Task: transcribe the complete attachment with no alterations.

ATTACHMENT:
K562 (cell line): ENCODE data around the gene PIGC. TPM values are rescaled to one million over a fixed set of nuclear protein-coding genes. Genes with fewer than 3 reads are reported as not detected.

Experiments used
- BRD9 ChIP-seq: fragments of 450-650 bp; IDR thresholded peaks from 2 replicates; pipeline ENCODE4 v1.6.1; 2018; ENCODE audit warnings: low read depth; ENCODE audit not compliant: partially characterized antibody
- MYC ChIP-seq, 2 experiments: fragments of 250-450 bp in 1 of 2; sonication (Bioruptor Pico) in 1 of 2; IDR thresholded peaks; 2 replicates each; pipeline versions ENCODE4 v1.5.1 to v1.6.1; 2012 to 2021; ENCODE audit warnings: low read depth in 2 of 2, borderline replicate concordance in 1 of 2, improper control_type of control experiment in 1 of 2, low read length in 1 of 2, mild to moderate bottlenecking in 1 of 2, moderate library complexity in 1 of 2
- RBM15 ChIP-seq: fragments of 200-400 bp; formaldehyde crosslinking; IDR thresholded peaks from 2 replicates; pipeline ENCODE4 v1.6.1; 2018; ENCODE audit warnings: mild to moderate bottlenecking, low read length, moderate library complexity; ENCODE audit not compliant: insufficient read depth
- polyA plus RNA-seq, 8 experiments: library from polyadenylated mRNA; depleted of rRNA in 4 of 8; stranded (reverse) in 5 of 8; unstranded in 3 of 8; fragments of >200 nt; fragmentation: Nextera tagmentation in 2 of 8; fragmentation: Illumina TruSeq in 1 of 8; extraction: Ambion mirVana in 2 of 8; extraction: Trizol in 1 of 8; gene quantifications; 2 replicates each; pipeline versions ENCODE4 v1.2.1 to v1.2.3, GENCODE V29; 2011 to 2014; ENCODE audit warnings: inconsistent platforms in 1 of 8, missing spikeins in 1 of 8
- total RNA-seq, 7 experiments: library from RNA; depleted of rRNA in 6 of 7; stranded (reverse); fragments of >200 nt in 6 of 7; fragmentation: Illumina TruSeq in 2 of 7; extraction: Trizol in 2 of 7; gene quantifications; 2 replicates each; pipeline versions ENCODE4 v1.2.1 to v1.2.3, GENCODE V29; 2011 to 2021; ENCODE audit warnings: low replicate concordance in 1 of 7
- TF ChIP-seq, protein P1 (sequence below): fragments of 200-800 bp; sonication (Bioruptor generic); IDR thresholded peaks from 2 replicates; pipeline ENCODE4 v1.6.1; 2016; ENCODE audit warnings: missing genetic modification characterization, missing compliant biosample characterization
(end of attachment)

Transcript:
K562 (cell line): ENCODE data around the gene PIGC. TPM values are rescaled to one million over a fixed set of nuclear protein-coding genes. Genes with fewer than 3 reads are reported as not detected.

Experiments used
- BRD9 ChIP-seq: fragments of 450-650 bp; IDR thresholded peaks from 2 replicates; pipeline ENCODE4 v1.6.1; 2018; ENCODE audit warnings: low read depth; ENCODE audit not compliant: partially characterized antibody
- MYC ChIP-seq, 2 experiments: fragments of 250-450 bp in 1 of 2; sonication (Bioruptor Pico) in 1 of 2; IDR thresholded peaks; 2 replicates each; pipeline versions ENCODE4 v1.5.1 to v1.6.1; 2012 to 2021; ENCODE audit warnings: low read depth in 2 of 2, borderline replicate concordance in 1 of 2, improper control_type of control experiment in 1 of 2, low read length in 1 of 2, mild to moderate bottlenecking in 1 of 2, moderate library complexity in 1 of 2
- RBM15 ChIP-seq: fragments of 200-400 bp; formaldehyde crosslinking; IDR thresholded peaks from 2 replicates; pipeline ENCODE4 v1.6.1; 2018; ENCODE audit warnings: mild to moderate bottlenecking, low read length, moderate library complexity; ENCODE audit not compliant: insufficient read depth
- polyA plus RNA-seq, 8 experiments: library from polyadenylated mRNA; depleted of rRNA in 4 of 8; stranded (reverse) in 5 of 8; unstranded in 3 of 8; fragments of >200 nt; fragmentation: Nextera tagmentation in 2 of 8; fragmentation: Illumina TruSeq in 1 of 8; extraction: Ambion mirVana in 2 of 8; extraction: Trizol in 1 of 8; gene quantifications; 2 replicates each; pipeline versions ENCODE4 v1.2.1 to v1.2.3, GENCODE V29; 2011 to 2014; ENCODE audit warnings: inconsistent platforms in 1 of 8, missing spikeins in 1 of 8
- total RNA-seq, 7 experiments: library from RNA; depleted of rRNA in 6 of 7; stranded (reverse); fragments of >200 nt in 6 of 7; fragmentation: Illumina TruSeq in 2 of 7; extraction: Trizol in 2 of 7; gene quantifications; 2 replicates each; pipeline versions ENCODE4 v1.2.1 to v1.2.3, GENCODE V29; 2011 to 2021; ENCODE audit warnings: low replicate concordance in 1 of 7
- TF ChIP-seq, protein P1 (sequence below): fragments of 200-800 bp; sonication (Bioruptor generic); IDR thresholded peaks from 2 replicates; pipeline ENCODE4 v1.6.1; 2016; ENCODE audit warnings: missing genetic modification characterization, missing compliant biosample characterization